According to Vietnam’s ‘People’s Daily’, in 1H22, the nation’s exports reached USD185.94bn (up 17.3% y/y), clocking a net increase of USD27.46bn. Exports of processed industrial products are expected to reach USD159bn (up 17% y/y) in the period, accounting for 85.7% of total exports.
Cell phones and parts and components (worth USD28.58bn, up 14% y/y) had the largest share in exports (15.4%), followed by computers, electronic products and parts (USD27bn, up 13% y/y), machinery and equipment, tools and spare parts (USD21.3bn, up 24.3% y/y), textile and garment (USD18.65bn, up 21.6% y/y) and footwear (USD11.9bn, up 14.8% y/y).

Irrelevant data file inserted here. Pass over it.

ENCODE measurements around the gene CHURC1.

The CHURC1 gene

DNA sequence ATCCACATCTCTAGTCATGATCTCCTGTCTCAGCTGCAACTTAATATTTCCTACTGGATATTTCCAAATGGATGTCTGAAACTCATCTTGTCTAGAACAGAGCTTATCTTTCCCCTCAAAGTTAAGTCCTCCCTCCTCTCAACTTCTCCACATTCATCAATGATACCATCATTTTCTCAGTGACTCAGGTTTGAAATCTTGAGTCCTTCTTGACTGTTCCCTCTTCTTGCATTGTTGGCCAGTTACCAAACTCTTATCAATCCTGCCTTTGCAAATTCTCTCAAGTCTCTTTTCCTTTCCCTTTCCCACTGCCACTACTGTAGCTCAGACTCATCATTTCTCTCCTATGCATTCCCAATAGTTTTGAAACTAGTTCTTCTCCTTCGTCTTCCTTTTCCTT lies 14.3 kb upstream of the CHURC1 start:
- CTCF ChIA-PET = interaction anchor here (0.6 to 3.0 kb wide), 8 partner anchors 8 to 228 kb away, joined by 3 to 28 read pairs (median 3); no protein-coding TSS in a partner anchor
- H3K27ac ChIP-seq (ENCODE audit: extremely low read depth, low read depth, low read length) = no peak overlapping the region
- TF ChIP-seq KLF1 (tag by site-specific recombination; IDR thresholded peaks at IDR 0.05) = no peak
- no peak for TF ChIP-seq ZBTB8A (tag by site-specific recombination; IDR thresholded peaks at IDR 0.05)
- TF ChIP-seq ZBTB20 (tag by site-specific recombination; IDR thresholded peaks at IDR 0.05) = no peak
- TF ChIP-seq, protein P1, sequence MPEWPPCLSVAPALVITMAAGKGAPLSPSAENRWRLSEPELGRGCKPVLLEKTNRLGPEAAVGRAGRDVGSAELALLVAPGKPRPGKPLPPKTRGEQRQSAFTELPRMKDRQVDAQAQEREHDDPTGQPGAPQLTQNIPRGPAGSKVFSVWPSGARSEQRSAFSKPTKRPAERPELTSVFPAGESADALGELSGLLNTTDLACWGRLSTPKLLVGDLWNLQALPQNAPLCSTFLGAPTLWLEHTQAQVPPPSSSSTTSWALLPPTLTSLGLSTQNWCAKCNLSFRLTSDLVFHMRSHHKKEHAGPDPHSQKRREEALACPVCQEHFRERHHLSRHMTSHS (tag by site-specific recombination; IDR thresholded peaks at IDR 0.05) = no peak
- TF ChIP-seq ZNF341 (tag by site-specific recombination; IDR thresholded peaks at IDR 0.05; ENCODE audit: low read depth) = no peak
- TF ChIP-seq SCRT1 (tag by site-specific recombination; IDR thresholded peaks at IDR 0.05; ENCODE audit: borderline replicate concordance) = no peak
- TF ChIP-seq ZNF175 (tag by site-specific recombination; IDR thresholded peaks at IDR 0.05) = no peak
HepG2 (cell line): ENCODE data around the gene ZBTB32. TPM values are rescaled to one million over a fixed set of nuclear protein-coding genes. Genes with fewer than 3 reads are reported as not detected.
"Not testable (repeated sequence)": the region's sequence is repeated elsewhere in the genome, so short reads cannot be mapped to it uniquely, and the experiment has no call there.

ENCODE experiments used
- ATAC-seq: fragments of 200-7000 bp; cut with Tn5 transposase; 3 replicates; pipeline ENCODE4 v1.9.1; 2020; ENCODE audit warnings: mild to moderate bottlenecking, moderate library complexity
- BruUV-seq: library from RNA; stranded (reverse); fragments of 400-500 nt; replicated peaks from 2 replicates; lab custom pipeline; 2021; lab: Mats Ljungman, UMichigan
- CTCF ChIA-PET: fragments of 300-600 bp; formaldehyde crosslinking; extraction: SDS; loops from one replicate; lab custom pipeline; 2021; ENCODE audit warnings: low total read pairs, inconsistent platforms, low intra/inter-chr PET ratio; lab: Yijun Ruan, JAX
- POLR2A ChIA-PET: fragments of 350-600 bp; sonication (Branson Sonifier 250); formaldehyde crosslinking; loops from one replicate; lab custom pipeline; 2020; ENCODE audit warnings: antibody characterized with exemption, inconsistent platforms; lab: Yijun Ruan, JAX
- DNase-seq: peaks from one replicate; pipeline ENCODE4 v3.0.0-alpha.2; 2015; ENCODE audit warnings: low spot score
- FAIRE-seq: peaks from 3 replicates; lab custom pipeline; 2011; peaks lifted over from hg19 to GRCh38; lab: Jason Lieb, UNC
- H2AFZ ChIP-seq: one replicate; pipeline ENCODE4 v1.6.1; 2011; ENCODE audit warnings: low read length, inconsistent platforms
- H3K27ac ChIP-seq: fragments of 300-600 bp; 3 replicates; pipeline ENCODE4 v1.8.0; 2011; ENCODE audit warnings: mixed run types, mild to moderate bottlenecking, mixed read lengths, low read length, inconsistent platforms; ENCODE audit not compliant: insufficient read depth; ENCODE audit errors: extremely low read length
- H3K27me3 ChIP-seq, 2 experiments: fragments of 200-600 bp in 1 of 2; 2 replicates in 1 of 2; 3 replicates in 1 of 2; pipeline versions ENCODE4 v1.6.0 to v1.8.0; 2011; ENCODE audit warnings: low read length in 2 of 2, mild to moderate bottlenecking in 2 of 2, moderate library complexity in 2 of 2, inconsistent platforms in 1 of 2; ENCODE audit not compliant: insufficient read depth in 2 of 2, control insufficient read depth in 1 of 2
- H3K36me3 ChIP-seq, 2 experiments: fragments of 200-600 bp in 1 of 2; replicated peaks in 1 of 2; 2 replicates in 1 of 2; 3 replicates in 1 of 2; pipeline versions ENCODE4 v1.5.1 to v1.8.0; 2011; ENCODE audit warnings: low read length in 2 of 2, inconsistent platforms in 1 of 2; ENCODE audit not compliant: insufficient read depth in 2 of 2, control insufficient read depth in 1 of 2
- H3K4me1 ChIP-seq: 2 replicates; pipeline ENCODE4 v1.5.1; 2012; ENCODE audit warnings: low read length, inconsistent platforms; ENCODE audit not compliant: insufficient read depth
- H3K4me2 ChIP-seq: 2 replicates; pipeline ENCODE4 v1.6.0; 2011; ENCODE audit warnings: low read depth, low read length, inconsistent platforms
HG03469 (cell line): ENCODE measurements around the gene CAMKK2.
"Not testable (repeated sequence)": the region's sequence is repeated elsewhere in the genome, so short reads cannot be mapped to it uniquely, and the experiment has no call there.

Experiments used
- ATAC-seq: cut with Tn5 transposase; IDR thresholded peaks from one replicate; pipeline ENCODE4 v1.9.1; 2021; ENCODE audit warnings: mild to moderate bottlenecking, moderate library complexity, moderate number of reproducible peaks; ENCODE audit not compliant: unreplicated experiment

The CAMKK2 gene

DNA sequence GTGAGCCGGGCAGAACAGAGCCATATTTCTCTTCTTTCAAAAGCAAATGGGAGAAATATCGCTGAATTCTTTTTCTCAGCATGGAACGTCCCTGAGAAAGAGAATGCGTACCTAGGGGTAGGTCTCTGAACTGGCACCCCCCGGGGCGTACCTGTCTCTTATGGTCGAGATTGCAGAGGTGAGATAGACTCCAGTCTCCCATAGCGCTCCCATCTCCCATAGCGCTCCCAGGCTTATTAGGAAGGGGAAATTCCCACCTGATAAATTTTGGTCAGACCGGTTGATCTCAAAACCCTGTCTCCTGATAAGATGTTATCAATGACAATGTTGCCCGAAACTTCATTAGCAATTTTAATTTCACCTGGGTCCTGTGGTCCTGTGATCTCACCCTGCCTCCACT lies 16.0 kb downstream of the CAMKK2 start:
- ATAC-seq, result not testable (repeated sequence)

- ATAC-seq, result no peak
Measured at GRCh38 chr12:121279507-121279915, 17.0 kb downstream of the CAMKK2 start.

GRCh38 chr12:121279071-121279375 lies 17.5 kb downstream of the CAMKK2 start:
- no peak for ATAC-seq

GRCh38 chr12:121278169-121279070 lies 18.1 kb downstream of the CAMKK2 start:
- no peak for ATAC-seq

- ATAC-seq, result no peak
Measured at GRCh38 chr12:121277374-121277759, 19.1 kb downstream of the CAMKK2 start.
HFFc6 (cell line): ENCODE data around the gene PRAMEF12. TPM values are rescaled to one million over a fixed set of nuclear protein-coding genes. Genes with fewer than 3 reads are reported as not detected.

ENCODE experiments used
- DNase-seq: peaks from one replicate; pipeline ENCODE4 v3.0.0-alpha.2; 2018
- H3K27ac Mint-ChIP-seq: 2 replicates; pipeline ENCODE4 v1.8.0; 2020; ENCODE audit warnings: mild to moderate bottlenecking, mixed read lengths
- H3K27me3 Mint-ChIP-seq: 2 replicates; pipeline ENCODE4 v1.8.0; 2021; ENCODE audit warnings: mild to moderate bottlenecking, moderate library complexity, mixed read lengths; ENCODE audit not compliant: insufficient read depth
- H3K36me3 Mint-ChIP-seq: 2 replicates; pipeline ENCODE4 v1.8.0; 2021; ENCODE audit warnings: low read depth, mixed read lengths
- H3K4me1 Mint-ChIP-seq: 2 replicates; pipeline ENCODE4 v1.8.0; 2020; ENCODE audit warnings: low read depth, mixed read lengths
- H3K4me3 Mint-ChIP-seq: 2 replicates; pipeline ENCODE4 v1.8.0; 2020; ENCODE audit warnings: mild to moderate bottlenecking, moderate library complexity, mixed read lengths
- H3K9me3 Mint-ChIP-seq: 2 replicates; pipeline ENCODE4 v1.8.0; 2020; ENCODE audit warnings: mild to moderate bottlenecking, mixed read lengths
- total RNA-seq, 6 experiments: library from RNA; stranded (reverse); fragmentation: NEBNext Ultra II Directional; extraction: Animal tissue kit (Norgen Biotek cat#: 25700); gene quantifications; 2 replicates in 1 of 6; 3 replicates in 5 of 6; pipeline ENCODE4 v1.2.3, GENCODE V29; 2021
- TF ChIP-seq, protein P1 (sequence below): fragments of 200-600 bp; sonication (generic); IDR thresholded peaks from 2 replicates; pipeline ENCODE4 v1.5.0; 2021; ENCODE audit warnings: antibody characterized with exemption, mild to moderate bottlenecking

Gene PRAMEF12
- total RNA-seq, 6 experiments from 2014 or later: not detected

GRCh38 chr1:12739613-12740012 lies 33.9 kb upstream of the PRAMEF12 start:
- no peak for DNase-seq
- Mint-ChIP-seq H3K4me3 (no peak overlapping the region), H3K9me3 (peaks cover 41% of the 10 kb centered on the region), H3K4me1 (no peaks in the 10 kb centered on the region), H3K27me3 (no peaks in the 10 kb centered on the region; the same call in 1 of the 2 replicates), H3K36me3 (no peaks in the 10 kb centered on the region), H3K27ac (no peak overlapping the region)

Another highlight of Vietnam’s exports is agriculture, forestry and fishery products. This category brought home USD15.8bn (up 17.9% y/y), making up 8.5% of total exports.
Lockdown policies are stretching order delivery
Although China’s 1H export growth has met the expectations of most investors, lessons learnt from the Shanghai episode cannot be ignored. Home to the world’s largest port, Shanghai has seen a suspension of port operations since late March given the pandemic. During the lockdown, life came to a standstill. Factories downed their shutters across the city, people were confined indoors and the port was inactive. The total export value in April contracted 51.58% m/m. While the drag on exports was modest for labour-intensive products, including few intermediate goods, semiconductors and auto parts . The hub of semiconductor and auto parts production, Shanghai reported an 11.4% m/m slide in exports of mechanical and electrical products and 5% m/m contraction in exports of high-tech products.